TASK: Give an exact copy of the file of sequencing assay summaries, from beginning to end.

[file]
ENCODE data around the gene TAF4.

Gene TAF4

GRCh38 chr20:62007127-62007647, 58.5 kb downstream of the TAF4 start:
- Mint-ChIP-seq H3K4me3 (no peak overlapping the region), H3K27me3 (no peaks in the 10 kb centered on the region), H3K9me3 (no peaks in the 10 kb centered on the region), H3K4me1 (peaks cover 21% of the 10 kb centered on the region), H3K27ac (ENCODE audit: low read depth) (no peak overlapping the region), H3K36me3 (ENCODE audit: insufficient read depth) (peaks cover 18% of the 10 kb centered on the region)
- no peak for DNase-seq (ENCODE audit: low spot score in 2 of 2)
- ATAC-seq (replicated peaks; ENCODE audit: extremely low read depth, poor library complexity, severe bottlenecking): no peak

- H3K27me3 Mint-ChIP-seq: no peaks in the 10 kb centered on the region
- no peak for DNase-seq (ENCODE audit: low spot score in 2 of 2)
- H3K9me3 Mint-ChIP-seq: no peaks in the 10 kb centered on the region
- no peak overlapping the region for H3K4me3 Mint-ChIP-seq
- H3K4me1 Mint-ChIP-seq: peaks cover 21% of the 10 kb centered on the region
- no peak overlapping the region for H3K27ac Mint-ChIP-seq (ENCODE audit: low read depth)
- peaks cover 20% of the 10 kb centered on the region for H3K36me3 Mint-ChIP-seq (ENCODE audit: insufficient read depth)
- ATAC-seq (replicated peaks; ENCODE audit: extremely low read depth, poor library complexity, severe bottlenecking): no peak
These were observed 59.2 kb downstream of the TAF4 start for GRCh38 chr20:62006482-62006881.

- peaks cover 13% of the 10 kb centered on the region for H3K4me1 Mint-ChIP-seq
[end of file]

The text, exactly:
ENCODE data around the gene TAF4.

Gene TAF4

GRCh38 chr20:62007127-62007647, 58.5 kb downstream of the TAF4 start:
- Mint-ChIP-seq H3K4me3 (no peak overlapping the region), H3K27me3 (no peaks in the 10 kb centered on the region), H3K9me3 (no peaks in the 10 kb centered on the region), H3K4me1 (peaks cover 21% of the 10 kb centered on the region), H3K27ac (ENCODE audit: low read depth) (no peak overlapping the region), H3K36me3 (ENCODE audit: insufficient read depth) (peaks cover 18% of the 10 kb centered on the region)
- no peak for DNase-seq (ENCODE audit: low spot score in 2 of 2)
- ATAC-seq (replicated peaks; ENCODE audit: extremely low read depth, poor library complexity, severe bottlenecking): no peak

- H3K27me3 Mint-ChIP-seq: no peaks in the 10 kb centered on the region
- no peak for DNase-seq (ENCODE audit: low spot score in 2 of 2)
- H3K9me3 Mint-ChIP-seq: no peaks in the 10 kb centered on the region
- no peak overlapping the region for H3K4me3 Mint-ChIP-seq
- H3K4me1 Mint-ChIP-seq: peaks cover 21% of the 10 kb centered on the region
- no peak overlapping the region for H3K27ac Mint-ChIP-seq (ENCODE audit: low read depth)
- peaks cover 20% of the 10 kb centered on the region for H3K36me3 Mint-ChIP-seq (ENCODE audit: insufficient read depth)
- ATAC-seq (replicated peaks; ENCODE audit: extremely low read depth, poor library complexity, severe bottlenecking): no peak
These were observed 59.2 kb downstream of the TAF4 start for GRCh38 chr20:62006482-62006881.

- peaks cover 13% of the 10 kb centered on the region for H3K4me1 Mint-ChIP-seq